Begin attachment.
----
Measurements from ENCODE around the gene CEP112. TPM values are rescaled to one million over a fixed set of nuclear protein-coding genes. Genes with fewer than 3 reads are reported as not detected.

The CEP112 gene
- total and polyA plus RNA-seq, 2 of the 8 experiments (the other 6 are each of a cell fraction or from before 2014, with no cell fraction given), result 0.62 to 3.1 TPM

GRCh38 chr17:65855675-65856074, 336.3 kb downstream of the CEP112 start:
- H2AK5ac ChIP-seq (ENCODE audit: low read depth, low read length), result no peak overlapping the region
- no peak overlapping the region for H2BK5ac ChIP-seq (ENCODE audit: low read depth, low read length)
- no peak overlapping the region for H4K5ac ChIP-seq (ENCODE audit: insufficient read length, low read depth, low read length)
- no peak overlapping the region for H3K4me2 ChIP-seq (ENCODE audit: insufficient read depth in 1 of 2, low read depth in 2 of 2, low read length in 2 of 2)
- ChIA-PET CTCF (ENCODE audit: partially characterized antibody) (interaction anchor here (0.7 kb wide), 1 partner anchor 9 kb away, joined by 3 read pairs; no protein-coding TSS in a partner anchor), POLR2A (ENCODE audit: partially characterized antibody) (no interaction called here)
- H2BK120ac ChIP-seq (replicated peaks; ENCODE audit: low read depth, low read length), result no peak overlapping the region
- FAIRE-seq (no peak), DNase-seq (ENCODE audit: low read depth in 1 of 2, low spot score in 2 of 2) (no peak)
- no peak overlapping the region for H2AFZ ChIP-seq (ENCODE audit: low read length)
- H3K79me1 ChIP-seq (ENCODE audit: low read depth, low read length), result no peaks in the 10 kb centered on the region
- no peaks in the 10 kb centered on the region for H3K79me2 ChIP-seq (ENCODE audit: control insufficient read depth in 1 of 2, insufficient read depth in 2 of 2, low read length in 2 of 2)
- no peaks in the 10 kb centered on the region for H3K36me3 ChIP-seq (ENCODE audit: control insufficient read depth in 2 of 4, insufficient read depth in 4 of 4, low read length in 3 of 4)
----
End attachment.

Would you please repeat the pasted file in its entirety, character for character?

Measurements from ENCODE around the gene CEP112. TPM values are rescaled to one million over a fixed set of nuclear protein-coding genes. Genes with fewer than 3 reads are reported as not detected.

The CEP112 gene
- total and polyA plus RNA-seq, 2 of the 8 experiments (the other 6 are each of a cell fraction or from before 2014, with no cell fraction given), result 0.62 to 3.1 TPM

GRCh38 chr17:65855675-65856074, 336.3 kb downstream of the CEP112 start:
- H2AK5ac ChIP-seq (ENCODE audit: low read depth, low read length), result no peak overlapping the region
- no peak overlapping the region for H2BK5ac ChIP-seq (ENCODE audit: low read depth, low read length)
- no peak overlapping the region for H4K5ac ChIP-seq (ENCODE audit: insufficient read length, low read depth, low read length)
- no peak overlapping the region for H3K4me2 ChIP-seq (ENCODE audit: insufficient read depth in 1 of 2, low read depth in 2 of 2, low read length in 2 of 2)
- ChIA-PET CTCF (ENCODE audit: partially characterized antibody) (interaction anchor here (0.7 kb wide), 1 partner anchor 9 kb away, joined by 3 read pairs; no protein-coding TSS in a partner anchor), POLR2A (ENCODE audit: partially characterized antibody) (no interaction called here)
- H2BK120ac ChIP-seq (replicated peaks; ENCODE audit: low read depth, low read length), result no peak overlapping the region
- FAIRE-seq (no peak), DNase-seq (ENCODE audit: low read depth in 1 of 2, low spot score in 2 of 2) (no peak)
- no peak overlapping the region for H2AFZ ChIP-seq (ENCODE audit: low read length)
- H3K79me1 ChIP-seq (ENCODE audit: low read depth, low read length), result no peaks in the 10 kb centered on the region
- no peaks in the 10 kb centered on the region for H3K79me2 ChIP-seq (ENCODE audit: control insufficient read depth in 1 of 2, insufficient read depth in 2 of 2, low read length in 2 of 2)
- no peaks in the 10 kb centered on the region for H3K36me3 ChIP-seq (ENCODE audit: control insufficient read depth in 2 of 4, insufficient read depth in 4 of 4, low read length in 3 of 4)